Abbotsford wireless entrepreneur gets 20-year trading ban
The chief executive officer of a defunct wireless company that was formerly based in Abbotsford has been banned from trading securities for 20 years.
The B.C. Securities Commission (BCSC) released its settlement agreement with Gregory Clark Carrington of Abbotsford last Friday.
Carrington, 64, was the CEO and president of WebNet Converged Wireless Networks Ltd., WebNet Broadcasting Corporation, WebNet Global Capital Partners Ltd., and 3dh Capital Ltd.
All four companies were based on Trethewey Street in Abbotsford until briefly moving to Aldergrove in July 2008.
The agreement states that the companies contravened BCSC laws when they distributed sloppy documents to investors.
Among the deficiencies noted by the BCSC were that some of the “offering memoranda” had inaccurate or missing financial statements, did not properly disclose short- and long-term objectives, and did not “adequately disclose material agreements.”
The BCSC stated that WebNet raised about $8.74 million from 916 investors in B.C., several other provinces, and the U.S.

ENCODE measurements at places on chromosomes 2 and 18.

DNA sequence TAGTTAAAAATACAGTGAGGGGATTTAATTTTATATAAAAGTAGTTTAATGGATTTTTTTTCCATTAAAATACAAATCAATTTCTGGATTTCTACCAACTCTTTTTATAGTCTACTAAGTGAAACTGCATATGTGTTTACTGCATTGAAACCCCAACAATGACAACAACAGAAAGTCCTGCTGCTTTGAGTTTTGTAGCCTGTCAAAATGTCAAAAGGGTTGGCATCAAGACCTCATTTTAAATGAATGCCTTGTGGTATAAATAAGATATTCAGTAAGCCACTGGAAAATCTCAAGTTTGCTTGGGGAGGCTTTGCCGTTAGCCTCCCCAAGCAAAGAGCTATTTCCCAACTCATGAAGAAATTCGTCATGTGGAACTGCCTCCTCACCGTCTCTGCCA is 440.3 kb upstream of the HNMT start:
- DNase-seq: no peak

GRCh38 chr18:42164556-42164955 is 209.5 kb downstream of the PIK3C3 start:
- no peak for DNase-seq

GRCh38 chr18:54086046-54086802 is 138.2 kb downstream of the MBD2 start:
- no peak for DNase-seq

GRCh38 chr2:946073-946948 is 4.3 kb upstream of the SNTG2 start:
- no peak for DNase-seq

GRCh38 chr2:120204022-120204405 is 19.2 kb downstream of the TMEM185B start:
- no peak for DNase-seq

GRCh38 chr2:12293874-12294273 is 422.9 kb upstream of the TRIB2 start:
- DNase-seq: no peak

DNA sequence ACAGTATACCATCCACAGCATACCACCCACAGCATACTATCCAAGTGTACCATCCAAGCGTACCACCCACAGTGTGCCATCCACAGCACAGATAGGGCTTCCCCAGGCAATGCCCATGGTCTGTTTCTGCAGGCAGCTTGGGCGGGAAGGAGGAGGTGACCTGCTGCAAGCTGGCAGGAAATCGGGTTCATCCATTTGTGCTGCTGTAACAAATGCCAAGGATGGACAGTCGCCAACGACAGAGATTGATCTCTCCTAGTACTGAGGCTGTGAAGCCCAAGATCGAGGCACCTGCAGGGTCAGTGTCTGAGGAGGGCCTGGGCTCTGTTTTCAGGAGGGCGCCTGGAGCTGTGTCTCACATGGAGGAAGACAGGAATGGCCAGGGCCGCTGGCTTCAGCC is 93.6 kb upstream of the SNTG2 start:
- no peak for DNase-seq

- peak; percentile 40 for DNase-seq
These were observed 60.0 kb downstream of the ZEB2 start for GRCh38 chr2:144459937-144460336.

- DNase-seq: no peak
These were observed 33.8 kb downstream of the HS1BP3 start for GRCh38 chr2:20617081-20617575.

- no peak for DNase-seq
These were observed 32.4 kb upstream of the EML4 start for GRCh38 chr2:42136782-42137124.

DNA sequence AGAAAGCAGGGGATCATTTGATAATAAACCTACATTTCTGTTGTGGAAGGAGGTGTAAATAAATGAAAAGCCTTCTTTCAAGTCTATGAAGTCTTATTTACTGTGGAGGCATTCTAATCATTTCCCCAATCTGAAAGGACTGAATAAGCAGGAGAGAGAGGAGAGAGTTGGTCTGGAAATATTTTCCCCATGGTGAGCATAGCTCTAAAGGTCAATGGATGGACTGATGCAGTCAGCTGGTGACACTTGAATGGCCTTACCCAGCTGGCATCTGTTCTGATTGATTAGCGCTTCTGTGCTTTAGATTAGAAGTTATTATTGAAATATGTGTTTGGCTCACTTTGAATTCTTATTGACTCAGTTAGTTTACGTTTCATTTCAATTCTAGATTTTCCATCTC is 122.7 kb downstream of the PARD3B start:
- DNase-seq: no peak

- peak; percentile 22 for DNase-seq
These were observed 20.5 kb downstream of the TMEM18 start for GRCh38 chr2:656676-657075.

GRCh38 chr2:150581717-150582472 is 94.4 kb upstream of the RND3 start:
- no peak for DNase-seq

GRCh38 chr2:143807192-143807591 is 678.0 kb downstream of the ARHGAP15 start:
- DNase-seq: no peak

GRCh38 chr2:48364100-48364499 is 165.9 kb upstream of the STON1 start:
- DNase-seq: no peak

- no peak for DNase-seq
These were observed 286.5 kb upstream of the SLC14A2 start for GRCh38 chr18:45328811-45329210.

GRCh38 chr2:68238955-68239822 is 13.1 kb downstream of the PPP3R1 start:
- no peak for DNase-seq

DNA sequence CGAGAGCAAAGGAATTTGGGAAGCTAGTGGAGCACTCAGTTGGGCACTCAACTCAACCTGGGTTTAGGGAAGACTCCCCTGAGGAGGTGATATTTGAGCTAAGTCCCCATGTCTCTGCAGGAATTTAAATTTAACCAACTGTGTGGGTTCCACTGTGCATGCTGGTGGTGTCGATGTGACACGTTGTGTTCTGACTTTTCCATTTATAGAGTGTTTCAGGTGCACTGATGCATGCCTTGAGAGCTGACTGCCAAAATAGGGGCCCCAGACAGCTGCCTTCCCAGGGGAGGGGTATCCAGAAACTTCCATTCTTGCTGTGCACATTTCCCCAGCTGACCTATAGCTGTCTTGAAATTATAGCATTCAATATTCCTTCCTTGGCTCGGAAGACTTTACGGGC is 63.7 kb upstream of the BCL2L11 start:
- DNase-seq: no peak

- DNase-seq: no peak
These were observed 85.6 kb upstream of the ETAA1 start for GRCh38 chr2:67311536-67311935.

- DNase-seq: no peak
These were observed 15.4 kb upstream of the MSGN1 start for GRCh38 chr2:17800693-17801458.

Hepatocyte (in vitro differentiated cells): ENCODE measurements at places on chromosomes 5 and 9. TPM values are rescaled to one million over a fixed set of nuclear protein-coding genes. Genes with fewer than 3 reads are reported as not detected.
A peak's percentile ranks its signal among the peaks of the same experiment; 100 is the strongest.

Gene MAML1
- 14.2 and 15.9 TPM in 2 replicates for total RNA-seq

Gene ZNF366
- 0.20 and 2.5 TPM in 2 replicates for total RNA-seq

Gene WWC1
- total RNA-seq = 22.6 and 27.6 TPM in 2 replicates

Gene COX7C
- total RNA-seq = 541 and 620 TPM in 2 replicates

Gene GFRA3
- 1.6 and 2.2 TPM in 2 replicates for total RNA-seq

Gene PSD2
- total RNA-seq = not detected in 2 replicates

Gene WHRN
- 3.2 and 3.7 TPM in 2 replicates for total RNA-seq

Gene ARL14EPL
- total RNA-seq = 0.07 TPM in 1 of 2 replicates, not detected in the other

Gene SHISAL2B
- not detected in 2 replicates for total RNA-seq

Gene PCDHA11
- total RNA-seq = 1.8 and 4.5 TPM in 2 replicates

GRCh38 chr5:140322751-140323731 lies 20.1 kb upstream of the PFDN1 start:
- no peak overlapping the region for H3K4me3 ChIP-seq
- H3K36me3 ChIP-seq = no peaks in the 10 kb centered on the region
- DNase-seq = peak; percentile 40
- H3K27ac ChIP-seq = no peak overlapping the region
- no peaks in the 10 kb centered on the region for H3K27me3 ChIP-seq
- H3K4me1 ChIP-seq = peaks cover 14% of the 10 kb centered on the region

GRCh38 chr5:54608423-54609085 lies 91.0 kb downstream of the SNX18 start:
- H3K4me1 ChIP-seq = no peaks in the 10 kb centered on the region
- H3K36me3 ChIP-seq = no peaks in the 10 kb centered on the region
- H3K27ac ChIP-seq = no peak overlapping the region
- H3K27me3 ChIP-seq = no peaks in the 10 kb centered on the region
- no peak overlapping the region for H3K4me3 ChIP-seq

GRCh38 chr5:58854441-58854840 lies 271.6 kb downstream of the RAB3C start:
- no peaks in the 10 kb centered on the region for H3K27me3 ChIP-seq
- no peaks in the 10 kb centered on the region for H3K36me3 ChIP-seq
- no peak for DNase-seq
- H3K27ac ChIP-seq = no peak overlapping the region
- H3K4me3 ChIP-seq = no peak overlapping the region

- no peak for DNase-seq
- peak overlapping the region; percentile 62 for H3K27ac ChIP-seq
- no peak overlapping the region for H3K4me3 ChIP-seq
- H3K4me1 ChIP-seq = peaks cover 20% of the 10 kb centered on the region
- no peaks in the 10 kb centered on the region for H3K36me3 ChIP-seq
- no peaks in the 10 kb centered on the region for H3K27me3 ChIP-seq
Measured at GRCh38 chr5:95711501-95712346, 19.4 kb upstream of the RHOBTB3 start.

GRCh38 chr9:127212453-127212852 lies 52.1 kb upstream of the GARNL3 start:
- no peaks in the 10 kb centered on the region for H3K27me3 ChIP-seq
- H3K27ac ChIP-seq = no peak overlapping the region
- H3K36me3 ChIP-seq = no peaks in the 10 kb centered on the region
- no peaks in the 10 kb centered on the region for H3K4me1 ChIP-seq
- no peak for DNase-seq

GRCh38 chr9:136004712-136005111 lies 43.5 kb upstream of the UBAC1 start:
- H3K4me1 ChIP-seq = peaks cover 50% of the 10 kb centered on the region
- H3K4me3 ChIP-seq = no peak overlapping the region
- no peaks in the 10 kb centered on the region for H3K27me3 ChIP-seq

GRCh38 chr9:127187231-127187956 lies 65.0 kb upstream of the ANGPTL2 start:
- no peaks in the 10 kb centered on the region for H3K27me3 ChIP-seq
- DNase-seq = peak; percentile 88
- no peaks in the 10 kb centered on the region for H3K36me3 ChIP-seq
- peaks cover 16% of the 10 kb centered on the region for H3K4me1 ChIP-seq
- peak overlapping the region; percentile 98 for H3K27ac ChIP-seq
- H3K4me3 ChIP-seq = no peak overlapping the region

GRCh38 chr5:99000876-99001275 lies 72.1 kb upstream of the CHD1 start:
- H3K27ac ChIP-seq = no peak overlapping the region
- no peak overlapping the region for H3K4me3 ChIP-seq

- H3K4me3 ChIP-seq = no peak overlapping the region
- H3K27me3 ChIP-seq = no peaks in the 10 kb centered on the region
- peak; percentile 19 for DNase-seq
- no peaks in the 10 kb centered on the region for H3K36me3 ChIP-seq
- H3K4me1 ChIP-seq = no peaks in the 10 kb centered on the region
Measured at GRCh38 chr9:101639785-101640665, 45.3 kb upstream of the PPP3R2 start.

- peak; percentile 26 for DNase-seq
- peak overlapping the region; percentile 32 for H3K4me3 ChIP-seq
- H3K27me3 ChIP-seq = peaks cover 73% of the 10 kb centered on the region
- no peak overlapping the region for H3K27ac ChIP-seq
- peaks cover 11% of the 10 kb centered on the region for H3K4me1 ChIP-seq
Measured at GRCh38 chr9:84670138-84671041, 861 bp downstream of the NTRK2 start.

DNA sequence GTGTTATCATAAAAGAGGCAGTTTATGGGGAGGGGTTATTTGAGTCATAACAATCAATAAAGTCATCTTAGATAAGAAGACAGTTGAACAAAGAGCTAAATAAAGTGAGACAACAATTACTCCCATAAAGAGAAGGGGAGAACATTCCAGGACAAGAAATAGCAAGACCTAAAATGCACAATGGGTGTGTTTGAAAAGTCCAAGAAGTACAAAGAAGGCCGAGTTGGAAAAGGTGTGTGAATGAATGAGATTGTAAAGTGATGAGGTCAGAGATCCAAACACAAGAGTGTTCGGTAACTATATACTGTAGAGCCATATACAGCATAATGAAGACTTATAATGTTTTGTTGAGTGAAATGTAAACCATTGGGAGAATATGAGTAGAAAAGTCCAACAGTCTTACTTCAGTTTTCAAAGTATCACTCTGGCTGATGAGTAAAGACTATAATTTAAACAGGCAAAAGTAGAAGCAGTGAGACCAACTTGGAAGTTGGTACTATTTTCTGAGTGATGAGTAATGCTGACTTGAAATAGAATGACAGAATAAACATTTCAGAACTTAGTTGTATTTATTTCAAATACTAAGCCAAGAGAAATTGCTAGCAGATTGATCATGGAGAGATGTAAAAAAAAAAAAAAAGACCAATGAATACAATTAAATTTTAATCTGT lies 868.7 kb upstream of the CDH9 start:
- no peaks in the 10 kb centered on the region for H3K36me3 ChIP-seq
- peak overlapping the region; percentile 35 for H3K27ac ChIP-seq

Carrington’s liabilities “significantly exceed his assets,” according to the BCSC.
He would have been issued a $100,000 fine, but “he has no reasonable prospect of being able to pay (it),” the commission stated.
It is not known how much Carrington owes to investors and former employees.
The BSCS ordered in January 2008 that WebNet Global Capital Partners Ltd. cease trading.
The cease trade order was issued to the other three companies in June of that year.
The following month, WebNet laid off more than 100 employees without notice, and suspended its broadband wireless network, high-speed Internet and Internet phone service.
At the time, Carrington told The Abbotsford News that a number of “unscrupulous people” had not paid the company, leaving it in a financial crunch.
Several employees complained publicly that they had not been paid for their last few weeks of work.
WebNet then moved to a smaller office on 262 Street in Aldergrove with 12 employees, while Carrington stated the company was re-organizing. The business has since shut down.
In addition to the 20-year ban in trading securities, Carrington is prohibited from becoming or acting as a director or officer of any issuer, from acting as a manager or consultant in the securities market, and from engaging in investor relations.
An online profile of Carrington identifies him as an “independent computer software professional” who is now retired.